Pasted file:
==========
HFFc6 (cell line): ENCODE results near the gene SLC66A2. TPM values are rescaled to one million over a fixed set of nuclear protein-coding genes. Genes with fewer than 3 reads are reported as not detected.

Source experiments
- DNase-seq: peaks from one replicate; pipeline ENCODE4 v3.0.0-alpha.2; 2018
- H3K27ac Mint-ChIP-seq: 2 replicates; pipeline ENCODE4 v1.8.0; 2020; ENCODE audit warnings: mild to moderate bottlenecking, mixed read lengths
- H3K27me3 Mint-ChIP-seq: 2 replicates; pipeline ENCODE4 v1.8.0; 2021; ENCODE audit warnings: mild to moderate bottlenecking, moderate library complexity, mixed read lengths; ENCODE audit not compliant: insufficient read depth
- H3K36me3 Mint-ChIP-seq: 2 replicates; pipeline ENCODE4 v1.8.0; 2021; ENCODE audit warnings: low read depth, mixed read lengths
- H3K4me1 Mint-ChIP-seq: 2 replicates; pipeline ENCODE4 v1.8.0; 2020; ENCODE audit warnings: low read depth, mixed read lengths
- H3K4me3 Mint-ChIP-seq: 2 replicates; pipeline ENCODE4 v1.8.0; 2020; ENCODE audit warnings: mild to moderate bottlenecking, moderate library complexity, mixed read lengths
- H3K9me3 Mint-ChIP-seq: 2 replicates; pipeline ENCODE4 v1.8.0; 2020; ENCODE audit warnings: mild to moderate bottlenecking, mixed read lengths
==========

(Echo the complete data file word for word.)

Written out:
HFFc6 (cell line): ENCODE results near the gene SLC66A2. TPM values are rescaled to one million over a fixed set of nuclear protein-coding genes. Genes with fewer than 3 reads are reported as not detected.

Source experiments
- DNase-seq: peaks from one replicate; pipeline ENCODE4 v3.0.0-alpha.2; 2018
- H3K27ac Mint-ChIP-seq: 2 replicates; pipeline ENCODE4 v1.8.0; 2020; ENCODE audit warnings: mild to moderate bottlenecking, mixed read lengths
- H3K27me3 Mint-ChIP-seq: 2 replicates; pipeline ENCODE4 v1.8.0; 2021; ENCODE audit warnings: mild to moderate bottlenecking, moderate library complexity, mixed read lengths; ENCODE audit not compliant: insufficient read depth
- H3K36me3 Mint-ChIP-seq: 2 replicates; pipeline ENCODE4 v1.8.0; 2021; ENCODE audit warnings: low read depth, mixed read lengths
- H3K4me1 Mint-ChIP-seq: 2 replicates; pipeline ENCODE4 v1.8.0; 2020; ENCODE audit warnings: low read depth, mixed read lengths
- H3K4me3 Mint-ChIP-seq: 2 replicates; pipeline ENCODE4 v1.8.0; 2020; ENCODE audit warnings: mild to moderate bottlenecking, moderate library complexity, mixed read lengths
- H3K9me3 Mint-ChIP-seq: 2 replicates; pipeline ENCODE4 v1.8.0; 2020; ENCODE audit warnings: mild to moderate bottlenecking, mixed read lengths